Honey as Medicine
Last month, the Food and Drug Administration approved Manuka honey to be used in wound and burn care in the United States. Manuka wound dressings have already been used for several years in Great Britain, Australia, and its native New Zealand. Canada also cleared it for use as an antimicrobial dressing earlier this year.
Honey was a conventional therapy in fighting infection up until the early 20th century, at which time its use slowly vanished with the advent of penicillin.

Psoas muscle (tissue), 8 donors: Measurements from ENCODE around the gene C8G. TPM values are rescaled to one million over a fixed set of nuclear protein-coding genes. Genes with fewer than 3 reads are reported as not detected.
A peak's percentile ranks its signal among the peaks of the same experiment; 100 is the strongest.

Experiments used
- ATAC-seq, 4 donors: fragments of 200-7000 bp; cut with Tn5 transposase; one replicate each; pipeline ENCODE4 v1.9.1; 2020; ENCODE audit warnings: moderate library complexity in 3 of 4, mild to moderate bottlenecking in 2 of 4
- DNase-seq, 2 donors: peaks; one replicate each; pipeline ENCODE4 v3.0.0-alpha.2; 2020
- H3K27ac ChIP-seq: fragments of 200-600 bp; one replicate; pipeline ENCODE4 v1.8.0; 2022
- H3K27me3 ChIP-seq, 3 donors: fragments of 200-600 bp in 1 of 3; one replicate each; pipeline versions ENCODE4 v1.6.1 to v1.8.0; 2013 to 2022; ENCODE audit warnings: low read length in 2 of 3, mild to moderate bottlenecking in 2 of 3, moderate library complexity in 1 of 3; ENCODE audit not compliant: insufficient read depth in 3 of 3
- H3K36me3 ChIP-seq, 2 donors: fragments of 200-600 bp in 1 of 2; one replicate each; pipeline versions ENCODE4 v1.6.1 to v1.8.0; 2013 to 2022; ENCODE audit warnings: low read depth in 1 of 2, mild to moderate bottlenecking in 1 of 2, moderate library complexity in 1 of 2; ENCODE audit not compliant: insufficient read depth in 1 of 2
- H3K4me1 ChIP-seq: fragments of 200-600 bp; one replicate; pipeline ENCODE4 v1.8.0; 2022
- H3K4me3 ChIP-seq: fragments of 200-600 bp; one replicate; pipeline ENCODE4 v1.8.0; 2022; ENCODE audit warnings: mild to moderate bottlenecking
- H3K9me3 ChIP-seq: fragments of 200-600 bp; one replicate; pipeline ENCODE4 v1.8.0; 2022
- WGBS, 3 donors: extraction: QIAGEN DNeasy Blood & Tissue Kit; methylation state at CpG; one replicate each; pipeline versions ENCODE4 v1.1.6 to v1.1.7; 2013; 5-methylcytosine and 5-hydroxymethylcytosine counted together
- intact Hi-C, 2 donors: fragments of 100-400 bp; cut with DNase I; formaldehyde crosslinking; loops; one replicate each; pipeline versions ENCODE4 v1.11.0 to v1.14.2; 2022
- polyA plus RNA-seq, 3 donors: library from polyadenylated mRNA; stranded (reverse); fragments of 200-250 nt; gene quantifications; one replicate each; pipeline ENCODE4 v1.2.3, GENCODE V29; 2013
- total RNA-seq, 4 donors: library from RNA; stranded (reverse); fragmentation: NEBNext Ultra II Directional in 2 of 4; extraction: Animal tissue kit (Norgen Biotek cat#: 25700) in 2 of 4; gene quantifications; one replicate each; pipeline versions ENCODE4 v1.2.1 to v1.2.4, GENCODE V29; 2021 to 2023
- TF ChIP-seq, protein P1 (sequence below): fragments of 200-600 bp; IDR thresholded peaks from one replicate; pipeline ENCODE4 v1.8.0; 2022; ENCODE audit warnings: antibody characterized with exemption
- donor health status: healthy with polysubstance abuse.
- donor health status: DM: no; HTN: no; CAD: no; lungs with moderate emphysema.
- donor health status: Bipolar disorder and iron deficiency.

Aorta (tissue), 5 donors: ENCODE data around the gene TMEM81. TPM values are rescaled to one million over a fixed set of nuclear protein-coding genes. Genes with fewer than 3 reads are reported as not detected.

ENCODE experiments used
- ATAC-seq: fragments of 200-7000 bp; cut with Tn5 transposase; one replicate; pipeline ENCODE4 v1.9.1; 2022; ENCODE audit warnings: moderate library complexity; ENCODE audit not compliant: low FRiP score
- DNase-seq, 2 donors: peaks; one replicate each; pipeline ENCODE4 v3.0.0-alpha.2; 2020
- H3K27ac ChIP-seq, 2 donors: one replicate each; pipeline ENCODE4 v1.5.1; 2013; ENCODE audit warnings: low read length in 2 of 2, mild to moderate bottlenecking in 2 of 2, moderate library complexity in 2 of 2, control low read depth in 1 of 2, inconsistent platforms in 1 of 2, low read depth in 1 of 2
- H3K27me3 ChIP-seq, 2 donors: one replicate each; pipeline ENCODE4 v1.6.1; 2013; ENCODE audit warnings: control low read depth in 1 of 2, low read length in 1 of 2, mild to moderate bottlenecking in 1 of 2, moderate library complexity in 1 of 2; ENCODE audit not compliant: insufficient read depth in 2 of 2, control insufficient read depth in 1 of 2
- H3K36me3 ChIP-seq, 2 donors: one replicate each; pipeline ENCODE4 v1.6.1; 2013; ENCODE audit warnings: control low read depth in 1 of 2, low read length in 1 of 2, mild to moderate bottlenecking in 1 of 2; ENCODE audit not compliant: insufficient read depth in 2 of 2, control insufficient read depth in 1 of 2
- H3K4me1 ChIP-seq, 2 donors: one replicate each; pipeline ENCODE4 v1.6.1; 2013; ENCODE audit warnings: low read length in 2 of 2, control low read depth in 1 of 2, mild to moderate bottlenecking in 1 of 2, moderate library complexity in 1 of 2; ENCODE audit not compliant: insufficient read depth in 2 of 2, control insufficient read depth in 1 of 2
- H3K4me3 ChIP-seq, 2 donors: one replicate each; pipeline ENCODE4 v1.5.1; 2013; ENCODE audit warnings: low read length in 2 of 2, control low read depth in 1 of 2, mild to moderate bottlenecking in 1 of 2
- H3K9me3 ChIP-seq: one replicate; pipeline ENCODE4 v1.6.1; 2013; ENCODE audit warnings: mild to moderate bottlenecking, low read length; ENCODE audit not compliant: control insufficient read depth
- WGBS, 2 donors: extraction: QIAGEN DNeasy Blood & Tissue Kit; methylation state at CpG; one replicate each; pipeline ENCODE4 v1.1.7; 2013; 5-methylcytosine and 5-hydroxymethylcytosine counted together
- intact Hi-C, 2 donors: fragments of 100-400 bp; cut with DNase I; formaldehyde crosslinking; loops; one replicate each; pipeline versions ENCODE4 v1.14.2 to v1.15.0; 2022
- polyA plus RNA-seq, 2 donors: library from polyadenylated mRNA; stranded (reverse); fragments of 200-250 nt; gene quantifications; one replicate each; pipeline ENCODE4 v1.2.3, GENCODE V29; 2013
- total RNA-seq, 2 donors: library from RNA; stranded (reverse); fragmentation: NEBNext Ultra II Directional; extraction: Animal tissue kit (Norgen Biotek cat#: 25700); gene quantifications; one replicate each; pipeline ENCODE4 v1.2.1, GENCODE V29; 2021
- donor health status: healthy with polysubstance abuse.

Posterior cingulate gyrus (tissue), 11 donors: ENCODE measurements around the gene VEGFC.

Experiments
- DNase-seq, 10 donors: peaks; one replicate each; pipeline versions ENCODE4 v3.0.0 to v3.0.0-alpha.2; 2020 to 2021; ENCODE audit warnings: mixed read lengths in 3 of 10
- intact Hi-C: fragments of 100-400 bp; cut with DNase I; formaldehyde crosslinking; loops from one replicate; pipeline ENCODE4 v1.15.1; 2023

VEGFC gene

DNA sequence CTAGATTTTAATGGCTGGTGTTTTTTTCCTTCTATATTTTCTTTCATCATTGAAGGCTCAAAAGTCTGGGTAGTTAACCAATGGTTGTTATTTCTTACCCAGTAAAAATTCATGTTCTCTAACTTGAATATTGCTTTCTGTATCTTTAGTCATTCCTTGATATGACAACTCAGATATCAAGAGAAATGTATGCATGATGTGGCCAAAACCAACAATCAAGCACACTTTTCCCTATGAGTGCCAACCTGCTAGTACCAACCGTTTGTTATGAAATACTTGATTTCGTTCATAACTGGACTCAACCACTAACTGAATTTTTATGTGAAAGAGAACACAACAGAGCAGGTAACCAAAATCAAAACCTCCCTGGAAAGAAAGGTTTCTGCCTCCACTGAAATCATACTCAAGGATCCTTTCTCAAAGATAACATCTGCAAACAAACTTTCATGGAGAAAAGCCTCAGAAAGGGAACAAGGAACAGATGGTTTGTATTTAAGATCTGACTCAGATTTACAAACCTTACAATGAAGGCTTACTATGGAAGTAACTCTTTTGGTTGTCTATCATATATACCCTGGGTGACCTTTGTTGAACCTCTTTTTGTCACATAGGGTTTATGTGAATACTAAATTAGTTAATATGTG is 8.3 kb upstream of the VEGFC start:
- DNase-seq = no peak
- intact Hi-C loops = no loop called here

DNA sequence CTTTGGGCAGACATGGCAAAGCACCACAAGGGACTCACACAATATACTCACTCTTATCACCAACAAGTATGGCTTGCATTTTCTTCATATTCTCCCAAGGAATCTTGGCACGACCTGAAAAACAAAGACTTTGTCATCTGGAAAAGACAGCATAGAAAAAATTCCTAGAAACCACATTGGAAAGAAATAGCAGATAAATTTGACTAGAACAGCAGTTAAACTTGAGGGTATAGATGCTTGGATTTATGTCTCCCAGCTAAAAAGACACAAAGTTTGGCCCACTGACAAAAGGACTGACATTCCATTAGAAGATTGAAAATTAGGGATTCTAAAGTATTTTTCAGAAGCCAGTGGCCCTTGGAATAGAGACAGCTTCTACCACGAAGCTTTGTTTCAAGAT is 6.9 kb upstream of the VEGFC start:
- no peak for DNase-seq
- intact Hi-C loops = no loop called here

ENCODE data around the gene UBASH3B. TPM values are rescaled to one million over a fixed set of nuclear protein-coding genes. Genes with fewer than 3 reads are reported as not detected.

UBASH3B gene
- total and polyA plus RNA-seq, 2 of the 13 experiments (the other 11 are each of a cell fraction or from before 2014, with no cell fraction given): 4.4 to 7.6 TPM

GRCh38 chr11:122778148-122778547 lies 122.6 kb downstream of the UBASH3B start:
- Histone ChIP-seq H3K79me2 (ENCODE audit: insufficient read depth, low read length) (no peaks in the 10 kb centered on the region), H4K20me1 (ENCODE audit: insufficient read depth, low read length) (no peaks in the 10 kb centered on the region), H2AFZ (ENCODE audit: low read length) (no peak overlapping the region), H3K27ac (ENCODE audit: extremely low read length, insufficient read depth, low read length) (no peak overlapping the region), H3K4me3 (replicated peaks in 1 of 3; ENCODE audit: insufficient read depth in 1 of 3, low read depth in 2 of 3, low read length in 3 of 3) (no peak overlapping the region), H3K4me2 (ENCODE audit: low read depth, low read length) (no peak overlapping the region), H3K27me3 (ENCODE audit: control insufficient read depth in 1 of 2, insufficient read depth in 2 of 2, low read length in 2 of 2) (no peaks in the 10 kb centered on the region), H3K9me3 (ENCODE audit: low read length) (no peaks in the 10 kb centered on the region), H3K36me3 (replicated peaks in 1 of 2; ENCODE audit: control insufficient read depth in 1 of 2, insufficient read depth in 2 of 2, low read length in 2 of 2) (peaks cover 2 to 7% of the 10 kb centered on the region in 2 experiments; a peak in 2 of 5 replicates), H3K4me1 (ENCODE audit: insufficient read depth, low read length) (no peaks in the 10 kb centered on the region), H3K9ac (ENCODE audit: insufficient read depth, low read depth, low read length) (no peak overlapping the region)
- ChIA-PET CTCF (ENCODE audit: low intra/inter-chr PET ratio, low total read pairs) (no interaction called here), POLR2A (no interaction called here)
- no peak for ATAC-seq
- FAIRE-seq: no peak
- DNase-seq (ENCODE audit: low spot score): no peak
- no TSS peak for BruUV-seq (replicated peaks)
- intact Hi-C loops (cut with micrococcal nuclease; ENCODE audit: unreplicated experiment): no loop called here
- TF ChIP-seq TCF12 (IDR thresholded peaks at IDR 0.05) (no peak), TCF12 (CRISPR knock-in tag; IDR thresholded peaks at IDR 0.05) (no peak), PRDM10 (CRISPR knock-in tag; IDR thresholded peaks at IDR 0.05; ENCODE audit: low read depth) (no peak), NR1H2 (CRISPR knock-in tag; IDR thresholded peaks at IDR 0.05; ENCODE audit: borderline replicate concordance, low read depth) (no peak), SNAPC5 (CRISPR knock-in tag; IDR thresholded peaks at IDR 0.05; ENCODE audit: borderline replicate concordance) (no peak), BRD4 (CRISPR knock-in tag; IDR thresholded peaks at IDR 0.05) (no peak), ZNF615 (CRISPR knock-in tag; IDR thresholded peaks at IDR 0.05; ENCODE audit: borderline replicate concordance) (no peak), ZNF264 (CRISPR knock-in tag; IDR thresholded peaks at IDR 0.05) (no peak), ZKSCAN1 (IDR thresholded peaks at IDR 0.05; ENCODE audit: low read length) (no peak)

Compared to other types of honey, Manuka has an extra ingredient with antimicrobial qualities, called the Unique Manuka Factor (UMF). The level of UMF can vary between batches, so each batch is ranked and priced accordingly. The higher the concentration of UMF, the darker, thicker and more expensive it is.
In July 2007, the FDA gave Derma Sciences, a New Jersey-based manufacturer of wound-care products, clearance to sell Manuka wound and burn dressings as medical devices. It’s the first honey-based product approved for medical use in the United States.